• Higher salaries. To compensate for limits on the use of incentive-based pay, many TARP participants increased salaries in an effort to realign the pay mix and remain competitive.

Using the same data sample as referenced above, salaries at TARP banks increased 12% between 2009 and 2010, compared to 2% at non-participants.
• Reduced the alignment of pay and performance. TARP eliminated some common and effective tools used to motivate and reward employees--at a time when demonstrating a link between pay and performance was becoming more critical.
Post-TARP pay strategies
Although financial institutions that repay their TARP assistance can return to the more traditional components of compensation, most are taking the opportunity to rethink their compensation strategies and how to best define the mix and levels of pay to meet desired objectives.

Actions being adopted by banks that have repaid their TARP obligation have included:

• Eliminating salary stock,
if paid.

• Selecting new performance measures and making risk adjustments for short-term cash incentives.

• Redesigning long-term equity incentives to use more performance-based stock, longer performance periods (e.g. three years), and relative performance measures

• Revisiting employment contracts and change-in-control provisions to align with current governance practices, such as elimination of tax gross-ups and single-trigger change-in- control severance arrangements
Strategies to consider
We recommend the following strategies for companies preparing to pay off TARP--and any bank that wishes to remain competitive can learn from some of the same compensation introspection points:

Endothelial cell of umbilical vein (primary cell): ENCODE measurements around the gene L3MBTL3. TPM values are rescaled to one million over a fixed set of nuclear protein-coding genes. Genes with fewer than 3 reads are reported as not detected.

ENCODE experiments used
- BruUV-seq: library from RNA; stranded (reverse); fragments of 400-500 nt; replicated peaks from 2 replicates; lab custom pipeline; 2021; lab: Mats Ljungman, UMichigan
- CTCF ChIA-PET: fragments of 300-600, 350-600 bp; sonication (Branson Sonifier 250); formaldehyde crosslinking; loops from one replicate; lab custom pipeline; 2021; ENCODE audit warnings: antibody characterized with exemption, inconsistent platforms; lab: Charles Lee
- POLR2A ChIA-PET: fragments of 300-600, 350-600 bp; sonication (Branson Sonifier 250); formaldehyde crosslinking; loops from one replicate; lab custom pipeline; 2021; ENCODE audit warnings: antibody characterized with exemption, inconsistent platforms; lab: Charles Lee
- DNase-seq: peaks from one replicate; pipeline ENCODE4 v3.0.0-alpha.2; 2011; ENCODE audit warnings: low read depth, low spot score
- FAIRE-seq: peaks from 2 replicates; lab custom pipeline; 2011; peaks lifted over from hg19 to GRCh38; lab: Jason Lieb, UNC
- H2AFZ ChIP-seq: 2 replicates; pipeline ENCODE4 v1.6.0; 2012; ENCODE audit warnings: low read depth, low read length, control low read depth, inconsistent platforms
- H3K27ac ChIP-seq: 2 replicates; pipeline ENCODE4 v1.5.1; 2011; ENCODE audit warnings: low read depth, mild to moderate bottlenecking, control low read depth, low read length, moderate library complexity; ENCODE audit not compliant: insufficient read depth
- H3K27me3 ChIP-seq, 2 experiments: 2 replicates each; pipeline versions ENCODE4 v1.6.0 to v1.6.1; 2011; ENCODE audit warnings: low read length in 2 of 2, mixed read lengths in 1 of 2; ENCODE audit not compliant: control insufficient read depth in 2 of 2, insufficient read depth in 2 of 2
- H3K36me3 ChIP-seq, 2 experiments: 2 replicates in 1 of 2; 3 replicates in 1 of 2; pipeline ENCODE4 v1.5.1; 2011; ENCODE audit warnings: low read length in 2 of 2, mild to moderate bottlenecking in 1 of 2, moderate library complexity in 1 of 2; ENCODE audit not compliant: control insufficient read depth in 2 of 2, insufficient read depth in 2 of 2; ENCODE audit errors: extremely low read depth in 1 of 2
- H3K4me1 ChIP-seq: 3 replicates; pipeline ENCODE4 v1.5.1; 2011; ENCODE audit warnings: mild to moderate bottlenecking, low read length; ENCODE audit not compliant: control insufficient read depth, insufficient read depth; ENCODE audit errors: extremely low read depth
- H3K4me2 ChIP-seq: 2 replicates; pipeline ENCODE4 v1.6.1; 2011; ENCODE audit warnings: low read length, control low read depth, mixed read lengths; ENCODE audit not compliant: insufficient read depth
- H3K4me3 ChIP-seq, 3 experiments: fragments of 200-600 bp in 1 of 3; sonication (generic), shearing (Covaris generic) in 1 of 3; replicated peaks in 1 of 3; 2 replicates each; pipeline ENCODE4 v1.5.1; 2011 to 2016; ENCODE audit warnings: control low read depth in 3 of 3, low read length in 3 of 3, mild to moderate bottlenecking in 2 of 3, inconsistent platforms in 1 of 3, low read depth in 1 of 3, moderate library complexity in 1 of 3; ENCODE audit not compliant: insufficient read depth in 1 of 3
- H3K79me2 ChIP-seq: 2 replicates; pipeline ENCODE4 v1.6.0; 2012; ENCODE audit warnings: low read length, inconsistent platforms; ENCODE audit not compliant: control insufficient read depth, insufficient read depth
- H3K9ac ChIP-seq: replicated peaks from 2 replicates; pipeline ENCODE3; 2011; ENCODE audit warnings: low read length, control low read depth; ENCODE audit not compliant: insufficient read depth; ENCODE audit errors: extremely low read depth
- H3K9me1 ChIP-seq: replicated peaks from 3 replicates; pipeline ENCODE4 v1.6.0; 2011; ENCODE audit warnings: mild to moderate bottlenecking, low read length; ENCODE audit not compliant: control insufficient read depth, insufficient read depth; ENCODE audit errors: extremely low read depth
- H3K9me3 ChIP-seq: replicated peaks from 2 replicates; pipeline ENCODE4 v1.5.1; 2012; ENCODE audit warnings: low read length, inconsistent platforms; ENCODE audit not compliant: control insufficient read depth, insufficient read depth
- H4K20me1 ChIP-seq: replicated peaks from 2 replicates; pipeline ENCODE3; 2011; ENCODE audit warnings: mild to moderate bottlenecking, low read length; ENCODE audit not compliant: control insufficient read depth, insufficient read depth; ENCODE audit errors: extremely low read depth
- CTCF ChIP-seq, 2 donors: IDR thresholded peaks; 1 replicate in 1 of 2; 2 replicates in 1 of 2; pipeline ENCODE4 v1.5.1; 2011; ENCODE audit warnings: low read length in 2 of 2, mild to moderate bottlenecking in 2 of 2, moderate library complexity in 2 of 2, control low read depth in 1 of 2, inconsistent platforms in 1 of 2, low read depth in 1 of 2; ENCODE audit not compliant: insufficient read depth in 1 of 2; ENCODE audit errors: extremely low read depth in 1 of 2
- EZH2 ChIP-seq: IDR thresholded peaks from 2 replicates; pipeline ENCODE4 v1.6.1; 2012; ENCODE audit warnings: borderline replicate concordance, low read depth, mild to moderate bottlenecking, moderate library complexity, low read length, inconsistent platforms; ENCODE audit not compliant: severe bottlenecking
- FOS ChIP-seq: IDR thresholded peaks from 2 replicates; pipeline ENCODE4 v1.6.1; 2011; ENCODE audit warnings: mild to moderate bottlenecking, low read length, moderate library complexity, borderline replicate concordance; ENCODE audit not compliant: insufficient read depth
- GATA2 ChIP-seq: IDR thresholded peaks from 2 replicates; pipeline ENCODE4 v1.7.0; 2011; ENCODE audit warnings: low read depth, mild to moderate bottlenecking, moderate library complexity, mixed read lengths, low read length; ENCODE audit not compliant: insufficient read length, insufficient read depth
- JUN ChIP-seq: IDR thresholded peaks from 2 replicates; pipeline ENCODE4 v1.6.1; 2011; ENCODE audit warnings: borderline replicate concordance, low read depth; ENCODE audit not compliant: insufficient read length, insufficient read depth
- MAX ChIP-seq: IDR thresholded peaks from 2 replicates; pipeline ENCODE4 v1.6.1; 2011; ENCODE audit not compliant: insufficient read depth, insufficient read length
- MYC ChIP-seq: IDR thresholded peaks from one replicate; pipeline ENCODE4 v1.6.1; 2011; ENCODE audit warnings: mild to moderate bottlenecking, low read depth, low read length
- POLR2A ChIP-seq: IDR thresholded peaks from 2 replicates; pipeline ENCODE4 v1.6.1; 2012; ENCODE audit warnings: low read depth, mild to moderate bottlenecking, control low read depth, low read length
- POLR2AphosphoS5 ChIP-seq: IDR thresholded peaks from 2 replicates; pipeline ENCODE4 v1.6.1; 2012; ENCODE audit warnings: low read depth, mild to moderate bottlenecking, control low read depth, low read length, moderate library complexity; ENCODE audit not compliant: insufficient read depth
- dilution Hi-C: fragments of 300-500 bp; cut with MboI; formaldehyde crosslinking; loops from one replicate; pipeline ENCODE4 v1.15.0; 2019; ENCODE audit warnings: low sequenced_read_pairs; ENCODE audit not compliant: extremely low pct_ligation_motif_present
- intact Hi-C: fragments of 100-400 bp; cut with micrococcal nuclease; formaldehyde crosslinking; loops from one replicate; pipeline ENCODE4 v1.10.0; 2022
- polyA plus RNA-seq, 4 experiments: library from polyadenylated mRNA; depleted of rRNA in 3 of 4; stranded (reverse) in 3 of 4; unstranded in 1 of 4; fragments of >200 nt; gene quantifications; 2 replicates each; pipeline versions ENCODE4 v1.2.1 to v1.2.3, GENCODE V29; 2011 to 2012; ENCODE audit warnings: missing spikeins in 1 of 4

• Recognize that acceptable pay practices have changed in recent years. Rather than automatically restoring former practices, understand that certain practices relatively common in the pre-TARP era are no longer considered appropriate.

For example, any executive incentive plans on hold during the TARP period should be updated to incorporate new risk-adjustment features. Allowing old contracts to renew with features such as tax gross ups or single triggers could result in negative votes from shareholders.
• Redefine your total compensation philosophy. Disclosure to regulators and shareholders requires a clearly defined compensation philosophy often requiring updates from pre-TARP days.

A well-defined compensation philosophy states the objectives of the total compensation program; the components and mix of pay elements; and competitive reference/benchmark positioning, as well as risk adjustment strategies and pay-for-performance approach.

For public companies, the compensation philosophy also is the foundation of the Compensation Discussion and Analysis (CD&A) on which shareholder Say on Pay votes are based.
• Review and redesign incentive plans. All banks should ensure performance-based programs adhere to new risk requirements and effectively align pay with performance. This requires rethinking performance measures and perspectives (e.g. absolute vs. relative); time horizons (annual vs. longer-term); mix (cash vs. stock); risk mitigators (including deferrals and adjustments); and policies/governance practices (such as board oversight and payment approvals).
• Reinforce a long-term performance perspective. In response to concerns that an overly short-term performance horizon among executives was a significant factor in the financial crisis, regulators want bank compensation programs more closely aligned with the risk horizon--which in situations such as credit risk on loans is significantly longer than one year.